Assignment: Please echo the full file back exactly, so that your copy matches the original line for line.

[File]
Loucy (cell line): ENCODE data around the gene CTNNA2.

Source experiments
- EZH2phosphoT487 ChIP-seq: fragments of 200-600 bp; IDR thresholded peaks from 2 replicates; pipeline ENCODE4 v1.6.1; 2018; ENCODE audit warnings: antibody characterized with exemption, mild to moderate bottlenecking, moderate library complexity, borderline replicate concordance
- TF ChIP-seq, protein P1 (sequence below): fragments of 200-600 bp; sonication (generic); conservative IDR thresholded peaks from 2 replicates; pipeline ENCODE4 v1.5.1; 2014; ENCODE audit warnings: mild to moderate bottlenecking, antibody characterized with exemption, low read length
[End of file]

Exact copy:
Loucy (cell line): ENCODE data around the gene CTNNA2.

Source experiments
- EZH2phosphoT487 ChIP-seq: fragments of 200-600 bp; IDR thresholded peaks from 2 replicates; pipeline ENCODE4 v1.6.1; 2018; ENCODE audit warnings: antibody characterized with exemption, mild to moderate bottlenecking, moderate library complexity, borderline replicate concordance
- TF ChIP-seq, protein P1 (sequence below): fragments of 200-600 bp; sonication (generic); conservative IDR thresholded peaks from 2 replicates; pipeline ENCODE4 v1.5.1; 2014; ENCODE audit warnings: mild to moderate bottlenecking, antibody characterized with exemption, low read length